Mr Harrison said that residents in the village had conducted a traffic survey, and over a 24-hour period over 350 vehicle movements were recorded that could be attributed to the Mill. He asked what effect implementation of the 48-hour working week would have on traffic in the village.

Mr Bannon said that the negotiations were continuing, but 24/7 working was not being considered at this time. The total number of vehicle movements would remain unchanged, with the current working pattern being rearranged across the day. Vehicle movements between Furlong and the Mill during the early hours of the morning (2 - 5 a.m.) are expected to decrease as a greater number vehicles will be loaded at the end of the day in preparation for the following day.

Subsequent to the liaison meeting the company has adopted the suggestions made at the December meeting and a voluntary 20mph speed limit within the village limits will be observed. Means of enforcing this are being considered.

7. Odour, dust and particulates

Mr Robson said that the next Borough Air Quality Review was due to be completed in May and would be available to the public following auditing by DEFRA and adoption by the Borough Council.

Mr Inskip said that the company was considering several options to improve the air treatment plant in consultation with the Environmental Health department.

8. Health Concerns

Mr Harrison said that he was concerned about the constituent of the particles that passed through the scrubbers and into the atmosphere. Of particular concern are oil seed rape, wheat, barley, maize and growth promoters. His daughter suffers acute allergic reactions when visiting the village.

Mr Rees said that oil seed rape was not allergenic, but toxic.

Mr Harrison said that "Stoke Ferry Cough" was a problem known to his GP and summarised the health issues as:

(i) allergenic problems

(ii) concerns over gluten allergies and wheat particles in the dust

(iii) concerns over growth promoters and antibiotic resistance

Dr Rees said that he had lived next to a mill in the past and understood the problems being experienced by the residents. The problem with all this issues is linking cause to effect. To demonstrate associations required cohort studies over time and represent a huge undertaking.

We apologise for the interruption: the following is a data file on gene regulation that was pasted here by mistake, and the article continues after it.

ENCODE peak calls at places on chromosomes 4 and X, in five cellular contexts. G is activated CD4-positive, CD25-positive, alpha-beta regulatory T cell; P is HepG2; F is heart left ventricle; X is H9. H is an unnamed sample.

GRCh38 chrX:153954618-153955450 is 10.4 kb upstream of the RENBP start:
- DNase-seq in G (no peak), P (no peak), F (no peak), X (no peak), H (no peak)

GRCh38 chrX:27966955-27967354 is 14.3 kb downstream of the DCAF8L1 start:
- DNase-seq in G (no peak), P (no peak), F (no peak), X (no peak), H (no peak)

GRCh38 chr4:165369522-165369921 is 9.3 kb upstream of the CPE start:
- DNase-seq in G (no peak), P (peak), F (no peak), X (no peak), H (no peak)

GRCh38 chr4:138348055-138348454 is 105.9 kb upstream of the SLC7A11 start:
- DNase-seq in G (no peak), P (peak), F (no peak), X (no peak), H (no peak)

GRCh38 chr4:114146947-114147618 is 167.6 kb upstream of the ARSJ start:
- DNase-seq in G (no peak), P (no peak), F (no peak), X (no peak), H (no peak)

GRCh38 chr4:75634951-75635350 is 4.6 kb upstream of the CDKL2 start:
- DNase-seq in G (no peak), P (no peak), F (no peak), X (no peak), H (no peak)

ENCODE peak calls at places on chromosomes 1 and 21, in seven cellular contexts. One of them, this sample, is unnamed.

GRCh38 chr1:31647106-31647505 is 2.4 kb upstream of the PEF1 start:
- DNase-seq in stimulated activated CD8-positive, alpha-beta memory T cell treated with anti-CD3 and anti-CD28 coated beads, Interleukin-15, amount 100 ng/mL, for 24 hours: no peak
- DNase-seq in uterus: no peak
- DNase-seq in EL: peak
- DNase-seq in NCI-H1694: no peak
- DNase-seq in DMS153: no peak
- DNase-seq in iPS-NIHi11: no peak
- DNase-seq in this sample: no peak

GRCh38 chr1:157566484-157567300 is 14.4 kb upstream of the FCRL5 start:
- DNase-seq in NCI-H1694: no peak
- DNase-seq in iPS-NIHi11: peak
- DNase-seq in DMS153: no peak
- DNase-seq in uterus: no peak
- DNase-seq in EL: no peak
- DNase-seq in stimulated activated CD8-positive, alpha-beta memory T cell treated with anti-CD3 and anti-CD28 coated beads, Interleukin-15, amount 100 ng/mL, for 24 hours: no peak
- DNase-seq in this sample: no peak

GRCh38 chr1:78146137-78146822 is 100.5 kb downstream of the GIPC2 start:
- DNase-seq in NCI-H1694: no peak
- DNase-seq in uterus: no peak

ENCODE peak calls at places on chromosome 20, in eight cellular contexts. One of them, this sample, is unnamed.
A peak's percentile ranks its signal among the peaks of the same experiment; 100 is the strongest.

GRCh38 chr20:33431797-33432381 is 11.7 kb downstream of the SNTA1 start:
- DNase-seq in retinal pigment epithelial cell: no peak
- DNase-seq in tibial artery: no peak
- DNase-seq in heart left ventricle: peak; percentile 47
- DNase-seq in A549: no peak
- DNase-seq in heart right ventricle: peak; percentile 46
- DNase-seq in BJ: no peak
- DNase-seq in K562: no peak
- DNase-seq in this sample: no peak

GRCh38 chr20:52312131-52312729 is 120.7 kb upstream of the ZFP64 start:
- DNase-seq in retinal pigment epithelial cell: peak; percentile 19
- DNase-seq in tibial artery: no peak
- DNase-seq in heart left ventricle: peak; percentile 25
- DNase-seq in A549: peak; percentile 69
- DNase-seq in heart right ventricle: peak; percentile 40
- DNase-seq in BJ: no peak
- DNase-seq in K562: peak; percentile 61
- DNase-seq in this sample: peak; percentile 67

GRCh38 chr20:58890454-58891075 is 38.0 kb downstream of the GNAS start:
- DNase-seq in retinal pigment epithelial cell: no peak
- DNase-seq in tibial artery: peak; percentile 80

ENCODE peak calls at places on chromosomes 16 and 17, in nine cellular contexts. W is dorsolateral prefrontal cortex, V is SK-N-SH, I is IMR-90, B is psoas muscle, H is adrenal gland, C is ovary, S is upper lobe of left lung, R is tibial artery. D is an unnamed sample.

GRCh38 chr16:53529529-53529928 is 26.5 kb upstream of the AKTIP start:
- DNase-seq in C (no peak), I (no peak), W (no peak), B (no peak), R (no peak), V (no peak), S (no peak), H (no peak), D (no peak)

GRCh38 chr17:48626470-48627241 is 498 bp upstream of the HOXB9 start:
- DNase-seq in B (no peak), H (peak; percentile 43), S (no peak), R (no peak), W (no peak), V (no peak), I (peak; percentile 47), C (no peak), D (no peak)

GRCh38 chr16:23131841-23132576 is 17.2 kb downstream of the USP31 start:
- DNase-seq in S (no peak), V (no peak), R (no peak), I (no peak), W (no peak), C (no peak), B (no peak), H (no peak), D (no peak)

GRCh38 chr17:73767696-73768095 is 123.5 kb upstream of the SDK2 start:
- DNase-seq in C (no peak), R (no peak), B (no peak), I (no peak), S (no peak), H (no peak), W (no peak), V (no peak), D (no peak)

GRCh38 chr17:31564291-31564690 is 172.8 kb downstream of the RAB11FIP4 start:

Regarding allergies, it is difficult to make a diagnosis of allergy, as there are many contributing and confounding factors. Some immunologists are saying that as a society we are becoming increasingly sensitised and this may be linked to over-cleanliness and the injection of antibiotic and hormones into farm livestock.

In order to demonstrate an association between wheat dust and the cough it would be required to demonstrate that the incidence was different to that in another location.

Antibiotic resistance is an increasing problem within hospitals.

Gluten allergies are linked to flour and to coeliac disease.

In studying asthma it is difficult to gain the required precision at a local level for several reasons, including different definitions of what constitutes asthma and different computer systems and methods of coding.

Mr Rees estimated that for the University of East Anglia to investigate these concerns would involve a study probably costing in excess of £100,000.

9. Any other business

Mr Harrison asked if the Good Vehicle Operating License had been advertised.

Mr Bannon said the regulations did not require the renewal of an Operating License to be advertised. Only major variations to a license require advertising.

Mr Harrison said that the Parish Council had queried planning permission for the wall spikes that had been fitted. Mr Inskip said that no correspondence on this matter had been received from either the Parish Council or the Borough Planning Department. The spikes had been installed after local youths had climbed the wall, caused damage to vehicles and property in the car park behind the wall and had scaled the slope of the wall to the first floor and threatened staff. Of major concern to the company was the safety of those climbing the wall to the first floor, at which point there was an 18' drop on either side. Wall spikes had been selected over other alternatives following consultation with the local Crime Prevention Officer. The Health and Safety Executive in Norwich are also aware and are satisfied that the spikes do not represent a safety risk. Mr Manley said that the Planning Department is looking into the matter.

Mr Harrison said that the graffiti on the Dukes Head was still present and combined with its generally run-down appearance detracted from the conservation area in the centre of the village.

10. Date of next meeting

The date of the next meeting is 2.30 p.m. on Friday 5th September 2003. An agenda will be circulated before the meeting and items for inclusion should be sent to Alastair at least two weeks in advance of the meeting.